Mount Jackson farmer Jackie Dove said she is worried about the threat of avian flu that’s hit Midwestern farms.
At Dove’s Poultry Inc., Dove and her husband Eddie house 42,000 heavy hen turkeys in nine different houses for Harrisonburg-based Cargill Inc. Each of their houses can hold between 14,000 and 14,500 birds.
Jackie Dove said that she is worried because of what an infection would cost them.
“It would wipe us out, because this is all my husband and I do and we still have a mortgage on this farm,” she said.
Some operations in the Midwest, which are similar in size to Dove’s Poultry, have felt the impact of the H5N2 strain of avian flu since Dec. 19. Since then, the virus has affected over 47 million birds, from chickens to turkeys and mixed poultry.
According to the Centers for Disease Control and Prevention, H5 strains of avian flu are highly pathogenic and contain mortality rates between 90 and 100 percent in birds that contract it.
The virus has yet to reach Virginia. However, Jackie Dove still expressed concern about it.
To prevent any kind of virus or disease from infecting their flock, the Doves carefully monitor the biosecurity around the turkey houses.
For instance, whenever they enter the buildings to take care of the turkeys, she said they step in foot pans to sanitize their footwear.
“It’s common sense,” Jackie Dove added, “We could step in bird crap out here and take it right in to the turkeys.”
Other than herself, her husband and stepson Daniel, Jackie Dove said the only other people with access to the turkey houses are Cargill representatives.
“If somebody comes in to do work, they have to wear coveralls, plastic boots and headgear,” Jackie Dove said.
She said that they purchased the farm in 2007 to see if they could turn a profit from a poultry operation. The farm’s previous owners had experienced cases of avian flu.
“Our grow-out manager told us a couple of years ago, if this farm ever gets [the virus] again, he doesn’t know what Cargill will do,” she said.
On a day-to-day basis, Jackie Dove said they monitor the turkey houses a couple of times a day to make sure the birds are acting OK.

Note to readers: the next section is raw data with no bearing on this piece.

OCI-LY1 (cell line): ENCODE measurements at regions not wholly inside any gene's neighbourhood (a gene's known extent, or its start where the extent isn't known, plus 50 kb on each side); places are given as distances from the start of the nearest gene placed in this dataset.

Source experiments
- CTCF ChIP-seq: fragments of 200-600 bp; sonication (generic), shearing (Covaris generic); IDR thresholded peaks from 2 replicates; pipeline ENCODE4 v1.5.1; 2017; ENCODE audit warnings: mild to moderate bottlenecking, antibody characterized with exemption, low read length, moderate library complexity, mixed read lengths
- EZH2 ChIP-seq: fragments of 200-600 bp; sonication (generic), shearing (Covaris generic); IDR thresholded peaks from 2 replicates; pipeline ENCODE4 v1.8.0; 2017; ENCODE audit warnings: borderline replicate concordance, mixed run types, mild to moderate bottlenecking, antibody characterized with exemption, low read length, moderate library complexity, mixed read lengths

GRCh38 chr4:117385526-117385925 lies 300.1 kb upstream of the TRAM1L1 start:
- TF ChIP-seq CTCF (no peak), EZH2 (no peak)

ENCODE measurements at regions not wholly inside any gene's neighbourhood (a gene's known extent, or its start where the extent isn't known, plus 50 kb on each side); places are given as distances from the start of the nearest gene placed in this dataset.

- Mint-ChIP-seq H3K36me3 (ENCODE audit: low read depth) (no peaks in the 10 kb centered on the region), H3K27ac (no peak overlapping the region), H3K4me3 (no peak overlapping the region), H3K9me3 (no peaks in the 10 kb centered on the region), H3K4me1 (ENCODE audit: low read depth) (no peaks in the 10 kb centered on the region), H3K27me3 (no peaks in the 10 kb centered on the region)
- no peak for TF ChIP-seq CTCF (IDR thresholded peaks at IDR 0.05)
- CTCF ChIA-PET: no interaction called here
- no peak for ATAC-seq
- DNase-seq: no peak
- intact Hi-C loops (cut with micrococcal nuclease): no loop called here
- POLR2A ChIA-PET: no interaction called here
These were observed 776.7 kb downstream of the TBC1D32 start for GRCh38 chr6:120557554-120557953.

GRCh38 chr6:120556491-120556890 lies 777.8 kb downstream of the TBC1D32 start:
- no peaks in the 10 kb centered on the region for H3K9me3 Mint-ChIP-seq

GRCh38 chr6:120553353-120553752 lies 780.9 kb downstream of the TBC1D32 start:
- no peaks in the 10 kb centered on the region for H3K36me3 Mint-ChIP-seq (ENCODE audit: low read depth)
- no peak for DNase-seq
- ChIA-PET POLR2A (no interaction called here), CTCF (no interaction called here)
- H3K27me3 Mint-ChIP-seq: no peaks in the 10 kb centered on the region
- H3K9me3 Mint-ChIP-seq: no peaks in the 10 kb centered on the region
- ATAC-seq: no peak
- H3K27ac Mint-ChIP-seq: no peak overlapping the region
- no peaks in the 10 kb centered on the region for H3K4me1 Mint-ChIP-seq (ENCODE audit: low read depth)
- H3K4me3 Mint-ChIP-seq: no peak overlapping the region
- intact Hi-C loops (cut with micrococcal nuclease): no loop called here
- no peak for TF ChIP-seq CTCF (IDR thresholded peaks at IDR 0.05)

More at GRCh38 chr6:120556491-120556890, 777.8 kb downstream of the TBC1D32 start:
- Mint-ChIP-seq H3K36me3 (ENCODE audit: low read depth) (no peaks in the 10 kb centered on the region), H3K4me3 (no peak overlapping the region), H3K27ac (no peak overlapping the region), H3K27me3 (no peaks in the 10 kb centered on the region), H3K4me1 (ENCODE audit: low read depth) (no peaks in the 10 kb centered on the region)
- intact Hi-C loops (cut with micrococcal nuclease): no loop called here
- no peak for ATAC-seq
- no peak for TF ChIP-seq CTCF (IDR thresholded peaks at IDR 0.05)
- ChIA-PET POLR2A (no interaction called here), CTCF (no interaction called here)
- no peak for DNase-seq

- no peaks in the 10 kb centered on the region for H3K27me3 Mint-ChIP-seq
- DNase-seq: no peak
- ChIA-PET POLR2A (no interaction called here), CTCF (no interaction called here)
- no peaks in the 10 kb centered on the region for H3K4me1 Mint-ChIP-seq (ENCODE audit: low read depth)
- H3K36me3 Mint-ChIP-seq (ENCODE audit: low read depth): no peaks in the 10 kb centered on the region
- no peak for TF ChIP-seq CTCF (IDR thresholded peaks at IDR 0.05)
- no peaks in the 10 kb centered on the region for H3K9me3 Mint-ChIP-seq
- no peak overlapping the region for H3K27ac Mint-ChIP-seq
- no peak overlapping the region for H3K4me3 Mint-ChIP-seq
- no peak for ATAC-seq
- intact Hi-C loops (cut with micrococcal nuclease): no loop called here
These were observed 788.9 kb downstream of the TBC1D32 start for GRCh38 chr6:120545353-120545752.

With their contract — which is renewed each year — Jackie Dove said they maintain the land, the houses and equipment, while Cargill supplies the turkeys and the feed.
She explained that they are walking the houses to make sure that the birds “aren’t laying around, they aren’t coughing and they aren’t snickering.”
On a given morning, Jackie Dove said they could find 14 dead birds out of 14,000, or none at all. “I personally think that is a lot … Cargill might not. But I think, ‘something might be wrong with them.'”
In general, she said that a turkey farm is a job with no real breaks or vacations. Someone has to be on hand to keep watch over the flock.
“If we get hit with this [virus], and we lose our turkeys, that’s four months of work that we’ve done for nothing. We don’t get paid and we don’t make the mortgage payment.”
According to the U.S. Department of Agriculture, the virus has been found in wild birds as far east as Kentucky [http://1.usa.gov/1KX9qSH].
The 2015 threat of avian flu has also caused organizers of state and county fairs within this region to take notice.
On May 5, the West Virginia Department of Agriculture announced that it would be banning live poultry at both the State Fair of West Virginia and the Tri-County Fair, citing concerns of avian influenza.
Tom Eshelman, director of the Shenandoah County Fair, noted that live poultry events are still scheduled for this year’s fair, which runs from Aug. 28 through Sept. 5.
“It’s definitely a concern. It’s something we’re keeping an eye on,” Eshelman said, noting that they have spoken to the state’s veterinarian on the matter.
Eshelman added, “Our ability, with something like this, is we have right up until airtime to cancel if we feel it needs to be done.”
Contact staff writer Kevin Green at 540-465-5137 ext. 155, or email@example.com